Are you curious to see what items in your kitchen could be making you fall ill? Some are very surprising and some we should all be better with cleaning, so take a look and see what you can change in your kitchen to stay healthy!
We all love the kitchen, but are you potentially getting sick from the items you use in it?
Since the kitchen is where we gather the most while either entertaining guests or where we ultimately go to nourish our bodies when hunger ensues, the kitchen does include several places that could be potentially making you fall under the weather!
Yes, the kitchen is prone to some non-sanitary and ever consuming invisible germs and as much as we would love to have a kitchen free from germs, sometimes even the cleanest, healthiest, and most germ-free places in your home can still get you sick.
So let’s dive in to see the most popular kitchen items that are making you fall ill (and how to fix them!).
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10 Kitchen things Making YOU fall Ill (& How to Fix It!)
1. Kitchen cleaning sponge.
One of the most important cleaning supplies in your kitchen is actually your filthiest — kitchen sponges.
That’s because if you don’t refresh your sponge frequently, it is simply a gold mine for bacteria.
In fact, an analysis of kitchen things and the bacteria that they hold showed 19.6 billion bacterias live on the average kitchen sponge.
In addition, did you know that that statistic is far worse than the handles of a toilet cleaner?
Further studies also found large colonies of Acinetobacter, Moraxella, and Chryseobacterium along with E. Coli, and salmonella on kitchen sponges that were being used way past their expiration date.
So if you have been using the same sponge for months, know that your kitchen sponges have been largely ineffective at sanitizing your counters and dishes by just cleaning them out yourself.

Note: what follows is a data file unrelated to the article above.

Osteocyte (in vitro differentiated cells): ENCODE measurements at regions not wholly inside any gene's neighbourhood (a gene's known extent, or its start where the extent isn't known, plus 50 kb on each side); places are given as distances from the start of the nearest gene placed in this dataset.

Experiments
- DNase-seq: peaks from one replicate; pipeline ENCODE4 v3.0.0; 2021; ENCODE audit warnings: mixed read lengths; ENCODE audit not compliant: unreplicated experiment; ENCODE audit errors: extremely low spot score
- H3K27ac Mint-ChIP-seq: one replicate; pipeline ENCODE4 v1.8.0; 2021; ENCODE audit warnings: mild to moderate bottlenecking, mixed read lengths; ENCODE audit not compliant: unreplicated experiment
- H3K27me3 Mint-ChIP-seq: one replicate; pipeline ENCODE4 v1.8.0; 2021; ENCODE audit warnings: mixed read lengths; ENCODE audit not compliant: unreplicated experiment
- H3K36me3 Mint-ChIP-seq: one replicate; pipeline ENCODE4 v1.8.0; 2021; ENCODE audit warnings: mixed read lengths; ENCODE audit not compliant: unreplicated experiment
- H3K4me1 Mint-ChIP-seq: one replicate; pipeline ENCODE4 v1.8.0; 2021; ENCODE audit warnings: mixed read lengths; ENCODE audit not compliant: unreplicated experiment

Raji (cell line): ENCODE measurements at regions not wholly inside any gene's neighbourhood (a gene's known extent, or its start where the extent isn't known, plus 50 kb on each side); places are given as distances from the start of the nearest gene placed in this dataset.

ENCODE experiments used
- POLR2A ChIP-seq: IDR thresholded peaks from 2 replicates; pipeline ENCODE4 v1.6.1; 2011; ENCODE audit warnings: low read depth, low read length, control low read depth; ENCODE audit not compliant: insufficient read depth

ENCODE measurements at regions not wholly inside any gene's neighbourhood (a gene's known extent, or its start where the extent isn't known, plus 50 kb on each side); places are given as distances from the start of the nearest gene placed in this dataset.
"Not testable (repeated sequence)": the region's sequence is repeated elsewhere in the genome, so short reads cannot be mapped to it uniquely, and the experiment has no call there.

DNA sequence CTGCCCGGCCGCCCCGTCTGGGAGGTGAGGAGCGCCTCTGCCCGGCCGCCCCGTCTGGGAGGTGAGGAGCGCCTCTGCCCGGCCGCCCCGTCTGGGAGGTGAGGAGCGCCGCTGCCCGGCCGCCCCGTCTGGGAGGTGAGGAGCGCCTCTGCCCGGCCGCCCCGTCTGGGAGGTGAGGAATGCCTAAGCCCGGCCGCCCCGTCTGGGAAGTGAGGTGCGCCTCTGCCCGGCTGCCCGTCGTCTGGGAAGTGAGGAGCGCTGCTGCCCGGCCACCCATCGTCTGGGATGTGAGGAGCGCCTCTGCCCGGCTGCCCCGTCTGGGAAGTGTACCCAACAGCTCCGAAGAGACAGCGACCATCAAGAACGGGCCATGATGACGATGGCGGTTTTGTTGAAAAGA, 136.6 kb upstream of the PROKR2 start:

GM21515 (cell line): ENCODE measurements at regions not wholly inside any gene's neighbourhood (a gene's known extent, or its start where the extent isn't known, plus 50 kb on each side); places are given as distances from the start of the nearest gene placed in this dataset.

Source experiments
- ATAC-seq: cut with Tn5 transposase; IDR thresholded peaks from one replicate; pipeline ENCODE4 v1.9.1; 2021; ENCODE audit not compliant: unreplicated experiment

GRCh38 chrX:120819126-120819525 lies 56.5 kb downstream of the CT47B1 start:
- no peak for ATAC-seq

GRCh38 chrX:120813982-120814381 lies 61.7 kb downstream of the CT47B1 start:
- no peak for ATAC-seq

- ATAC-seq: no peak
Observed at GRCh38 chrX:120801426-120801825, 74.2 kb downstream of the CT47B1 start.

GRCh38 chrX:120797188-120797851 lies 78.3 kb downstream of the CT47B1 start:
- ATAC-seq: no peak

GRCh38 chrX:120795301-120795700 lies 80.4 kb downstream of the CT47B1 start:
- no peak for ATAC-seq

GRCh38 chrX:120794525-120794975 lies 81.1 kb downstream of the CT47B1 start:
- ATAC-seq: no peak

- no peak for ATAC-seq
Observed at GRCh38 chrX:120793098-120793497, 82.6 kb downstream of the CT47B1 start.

In fact, scientists in the study suggest replacing your kitchen cleaning sponge once a week.
2. Improper Food Handling.
When it comes to getting less sick from kitchen items, how you handle your food is everything, and here’s how you could be doing it wrong.
You may be undercooking your food, using unwashed produce, skipping hand washing while cooking (due to forgetfulness), or cross-contaminating other foods that create a recipe for bacteria to multiply.
So if you are not handling your food correctly, be forewarned that bacteria can multiply rapidly.
3. Improper thawing.
When it comes to preparing your proteins such as cold meat for dinner, you’d think that letting it sit for a few hours in the sink or on the counter is the right thing to do, right?
After all, the meat is far too cold for germs to ever build and get you sick! Well, the answer to that is, regrettably, no!
First off, bacteria can grow on anything warmer than 40°F and cooler than 140°F.
Once the meat is within this range, bacteria will start to grow.
Second, freezing cannot kill germs that have already grown on food. Therefore, it is essential to be on top of things when it comes to your thawing measures.
Food experts suggest that if you have time, thawing your meat in the fridge is the safest method for keeping your food bacteria-free.
You can also thaw your food in a cold water bath in the sink or in the microwave if time is not on your side.
Also, don’t forget to cook the food you thawed shortly after it thawed out. That way you know for sure that your food is not going to make you sick!
Many of us love our fabric hand towels to quickly dry our hands or to do quick cleaning around the kitchen.
However, if you also forget to clean them regularly, you may want to rethink how you’re using your kitchen towels in your home.
In this study by Healthline, they found that your dishtowels are teeming with bacteria that can potentially cause food poisoning and harbor E. coli if you are not washing them soon after every use.